I don’t know about you but I can’t survive solely on a reading diet of learning, business and technology. That’s just too much protein. I need to balance it out a bit with some fiction carbs and some leafy green arts and culture. And I can’t just read books all the time either. Like you, I’m making more use of webinars, I’m also trying to make learning a bigger and regular part of the business conversations I have and I’m constantly reminded just how much I’m learning from YouTube - on myriad different subjects. Only yesterday I learned a nifty way to import tables into MySQL using Excel as well as the best way to keep an iPhone charged up on a long cycle journey. I’ll leave you to decide which is the more sad.
Just to go back to books though, I’ve taken to Kindle editions more than I thought I ever would. Kindling really took off for me not when my wife got one but when instead I made myself read a load of free books using the Kindle app on the iPhone as a little experiment. Something about the iPhone always being with me but I’d have to make a conscious effort to remember to take the Kindle. Previously I’d been harbouring a big old-fashioned prejudice about e-books mainly because the physicality of books really matters to me.
The books that mean the most to me I can generally remember where I bought them, what I was doing at the time, who I was with, and so on. A small number of books that I know really well I can visualise which side of the page a particular quote appears on, and so on. Perversely, I even like carrying books around with me especially computer books, which tend to be the heaviest! Rather like the old joke in which the passer-by asking a man why he’s beating his head against a brick wall receives the answer “because it’s lovely when you stop”, I like the idea of not having to carry a book around any more once I’ve transferred the best bits into my head. It’s a weight off my shoulders and my mind feels pleasantly nourished.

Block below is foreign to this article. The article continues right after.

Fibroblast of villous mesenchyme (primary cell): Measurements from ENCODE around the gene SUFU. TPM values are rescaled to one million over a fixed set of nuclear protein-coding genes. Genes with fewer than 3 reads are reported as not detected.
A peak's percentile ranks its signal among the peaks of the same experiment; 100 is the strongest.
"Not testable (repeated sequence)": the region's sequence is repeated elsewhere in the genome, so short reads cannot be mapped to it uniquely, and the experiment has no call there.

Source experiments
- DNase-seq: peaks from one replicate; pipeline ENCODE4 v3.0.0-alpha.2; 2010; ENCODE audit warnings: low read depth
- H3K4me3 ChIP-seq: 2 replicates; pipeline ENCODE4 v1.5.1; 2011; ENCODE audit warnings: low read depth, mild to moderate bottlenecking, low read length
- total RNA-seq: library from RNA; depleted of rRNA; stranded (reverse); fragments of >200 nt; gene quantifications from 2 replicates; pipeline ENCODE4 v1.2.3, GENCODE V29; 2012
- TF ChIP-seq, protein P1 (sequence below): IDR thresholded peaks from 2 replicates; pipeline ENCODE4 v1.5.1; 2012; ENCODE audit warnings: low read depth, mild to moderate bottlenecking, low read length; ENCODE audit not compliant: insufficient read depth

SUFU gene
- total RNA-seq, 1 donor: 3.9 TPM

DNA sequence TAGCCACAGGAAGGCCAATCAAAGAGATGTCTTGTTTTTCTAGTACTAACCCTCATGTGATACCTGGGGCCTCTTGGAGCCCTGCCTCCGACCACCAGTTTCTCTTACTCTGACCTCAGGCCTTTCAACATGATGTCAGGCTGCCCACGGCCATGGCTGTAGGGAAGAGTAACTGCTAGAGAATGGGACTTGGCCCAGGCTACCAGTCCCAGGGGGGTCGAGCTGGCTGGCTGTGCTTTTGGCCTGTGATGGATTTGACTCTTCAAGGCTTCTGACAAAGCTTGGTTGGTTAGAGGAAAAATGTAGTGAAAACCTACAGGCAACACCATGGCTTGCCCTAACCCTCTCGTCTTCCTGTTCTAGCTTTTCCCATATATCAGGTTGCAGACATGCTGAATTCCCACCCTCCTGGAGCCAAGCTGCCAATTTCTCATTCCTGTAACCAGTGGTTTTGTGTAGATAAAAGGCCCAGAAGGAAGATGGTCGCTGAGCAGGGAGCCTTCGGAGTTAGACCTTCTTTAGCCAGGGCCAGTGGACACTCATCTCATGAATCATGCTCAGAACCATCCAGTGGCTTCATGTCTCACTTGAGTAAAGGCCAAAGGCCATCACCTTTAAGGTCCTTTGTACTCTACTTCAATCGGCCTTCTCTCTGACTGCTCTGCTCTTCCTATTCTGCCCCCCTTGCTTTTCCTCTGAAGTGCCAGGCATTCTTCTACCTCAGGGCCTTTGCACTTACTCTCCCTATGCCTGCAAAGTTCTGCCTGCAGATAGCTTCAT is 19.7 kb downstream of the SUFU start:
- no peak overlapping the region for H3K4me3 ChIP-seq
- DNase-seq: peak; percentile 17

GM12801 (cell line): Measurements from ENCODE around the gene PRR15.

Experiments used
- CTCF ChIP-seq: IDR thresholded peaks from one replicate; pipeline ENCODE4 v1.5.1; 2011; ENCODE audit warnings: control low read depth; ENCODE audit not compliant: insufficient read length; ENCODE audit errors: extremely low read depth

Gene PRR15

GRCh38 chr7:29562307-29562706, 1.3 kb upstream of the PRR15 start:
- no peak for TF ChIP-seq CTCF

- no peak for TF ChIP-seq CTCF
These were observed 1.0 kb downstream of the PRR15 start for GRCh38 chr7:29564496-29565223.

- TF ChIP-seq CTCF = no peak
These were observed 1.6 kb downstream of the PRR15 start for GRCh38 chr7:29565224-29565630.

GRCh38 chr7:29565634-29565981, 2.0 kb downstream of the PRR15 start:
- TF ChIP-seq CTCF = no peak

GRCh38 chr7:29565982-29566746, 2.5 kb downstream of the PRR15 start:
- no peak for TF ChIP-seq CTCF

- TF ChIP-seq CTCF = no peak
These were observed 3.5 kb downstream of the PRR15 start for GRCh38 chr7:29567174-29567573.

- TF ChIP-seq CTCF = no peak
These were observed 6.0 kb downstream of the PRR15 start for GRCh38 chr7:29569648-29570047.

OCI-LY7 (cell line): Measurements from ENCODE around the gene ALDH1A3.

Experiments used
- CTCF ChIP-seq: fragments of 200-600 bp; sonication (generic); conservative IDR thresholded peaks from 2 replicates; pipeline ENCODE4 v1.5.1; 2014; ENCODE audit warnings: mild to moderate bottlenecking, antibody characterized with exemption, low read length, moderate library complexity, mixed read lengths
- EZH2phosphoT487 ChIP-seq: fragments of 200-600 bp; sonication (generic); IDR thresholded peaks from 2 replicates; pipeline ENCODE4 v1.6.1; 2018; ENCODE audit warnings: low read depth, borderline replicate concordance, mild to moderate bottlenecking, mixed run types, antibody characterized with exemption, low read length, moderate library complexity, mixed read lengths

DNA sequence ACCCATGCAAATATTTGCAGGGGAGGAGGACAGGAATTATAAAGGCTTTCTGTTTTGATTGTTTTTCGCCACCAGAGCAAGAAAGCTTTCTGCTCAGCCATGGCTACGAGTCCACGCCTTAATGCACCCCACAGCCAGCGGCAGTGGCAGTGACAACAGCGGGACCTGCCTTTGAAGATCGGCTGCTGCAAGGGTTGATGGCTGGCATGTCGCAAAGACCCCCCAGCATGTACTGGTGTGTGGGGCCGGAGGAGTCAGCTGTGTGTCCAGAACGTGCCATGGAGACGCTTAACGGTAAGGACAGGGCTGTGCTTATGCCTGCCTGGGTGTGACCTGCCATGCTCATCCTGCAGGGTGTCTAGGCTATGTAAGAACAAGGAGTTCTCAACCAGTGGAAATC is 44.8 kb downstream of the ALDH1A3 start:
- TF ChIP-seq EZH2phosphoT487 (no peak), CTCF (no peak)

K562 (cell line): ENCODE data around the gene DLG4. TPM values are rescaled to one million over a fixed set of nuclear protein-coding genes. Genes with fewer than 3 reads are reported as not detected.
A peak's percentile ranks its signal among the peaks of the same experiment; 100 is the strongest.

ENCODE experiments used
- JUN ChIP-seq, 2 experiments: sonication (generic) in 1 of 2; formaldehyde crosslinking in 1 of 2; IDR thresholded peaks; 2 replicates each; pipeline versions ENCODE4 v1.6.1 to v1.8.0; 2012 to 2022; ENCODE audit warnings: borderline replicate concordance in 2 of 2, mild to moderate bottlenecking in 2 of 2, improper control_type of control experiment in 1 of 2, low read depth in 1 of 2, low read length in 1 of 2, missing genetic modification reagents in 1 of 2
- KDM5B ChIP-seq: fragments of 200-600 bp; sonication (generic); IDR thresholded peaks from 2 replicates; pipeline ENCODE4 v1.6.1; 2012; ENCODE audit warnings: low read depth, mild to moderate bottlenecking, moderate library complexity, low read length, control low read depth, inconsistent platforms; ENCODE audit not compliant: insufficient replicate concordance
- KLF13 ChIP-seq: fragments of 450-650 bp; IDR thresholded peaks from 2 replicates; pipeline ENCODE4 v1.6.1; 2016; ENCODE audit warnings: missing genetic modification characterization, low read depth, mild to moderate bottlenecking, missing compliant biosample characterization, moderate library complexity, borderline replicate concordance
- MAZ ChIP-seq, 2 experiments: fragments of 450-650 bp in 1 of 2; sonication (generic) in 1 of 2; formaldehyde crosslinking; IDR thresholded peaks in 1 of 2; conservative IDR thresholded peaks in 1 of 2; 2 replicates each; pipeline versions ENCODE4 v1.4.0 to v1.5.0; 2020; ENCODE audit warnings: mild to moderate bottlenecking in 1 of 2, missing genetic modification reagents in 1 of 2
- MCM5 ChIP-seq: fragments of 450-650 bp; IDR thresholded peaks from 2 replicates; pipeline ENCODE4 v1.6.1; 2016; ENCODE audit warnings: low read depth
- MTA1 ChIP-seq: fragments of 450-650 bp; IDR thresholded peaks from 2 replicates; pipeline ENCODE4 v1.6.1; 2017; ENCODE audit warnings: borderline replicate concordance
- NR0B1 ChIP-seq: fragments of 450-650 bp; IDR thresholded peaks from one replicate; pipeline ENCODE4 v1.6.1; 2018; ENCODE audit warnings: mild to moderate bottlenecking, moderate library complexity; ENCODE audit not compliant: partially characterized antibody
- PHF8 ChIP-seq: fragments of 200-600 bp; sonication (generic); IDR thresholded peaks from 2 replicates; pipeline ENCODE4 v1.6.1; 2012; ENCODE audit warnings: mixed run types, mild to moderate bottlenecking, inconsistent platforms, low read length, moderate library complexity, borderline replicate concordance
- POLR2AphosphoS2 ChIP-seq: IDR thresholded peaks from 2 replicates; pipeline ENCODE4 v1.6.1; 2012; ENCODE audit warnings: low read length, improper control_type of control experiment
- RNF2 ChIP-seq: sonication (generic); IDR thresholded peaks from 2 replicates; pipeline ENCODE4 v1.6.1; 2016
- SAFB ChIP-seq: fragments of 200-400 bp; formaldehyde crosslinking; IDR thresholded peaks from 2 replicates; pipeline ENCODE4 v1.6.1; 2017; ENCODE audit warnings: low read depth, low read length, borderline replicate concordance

On the other hand I’m really grateful to Kindle and the various volunteer digitisers for making a number of books available I’d simply never have come across otherwise. Chief amongst these is a wonderful little book called “How to live on 24 hours a day” (ranked #135 in the Kindle Store’s Free Popular Classics chart at the time of writing), which I massively recommend to you. Written by the journalist and novelist Arnold Bennett and published 101 years ago, effectively this is a little self-help book that you can read in about one hour flat. Its central idea is that life is short yet we spend much of our “spare” time with little or nothing to show for it. Does that ring any bells?
Rather like the rest of his output, this little book came in for a lot of criticism (modern readers will baulk at his references to servants, male-centrism etc) but he’s a beautiful writer and what he has to say about time made me think more than twice: “We never shall have any more time. We have, and we have always had, all the time there is” and “Its right use, its most effective use, is a matter of the highest urgency and of the most thrilling actuality. All depends on that. Your happiness – the elusive prize that you are all clutching for, my friends! – depends on that”.
Bennett’s audience was post Industrial Revolution white-collar workers, many of whom he believed were less than wholly fulfilled at work. He wanted to help these people recognise that work need not be all consuming, that there is more time available outside normal work hours than is immediately apparent and that doing something meaningful with this time aids wellbeing. Nowadays, despite a gradual blurring of the distinction between home and work and the fact that his 10-6 has become our 9-5, the daily drudge concept is still very much with us and continues to cast a shadow over the rest of our time, such that “the hours preceding them and … following them are nothing but a prologue and an epilogue. Such an attitude, unconscious though it be, of course kills his interest in the odd sixteen hours, with the result that, even if he does not waste them, he does not count them; he regards them simply as margin”.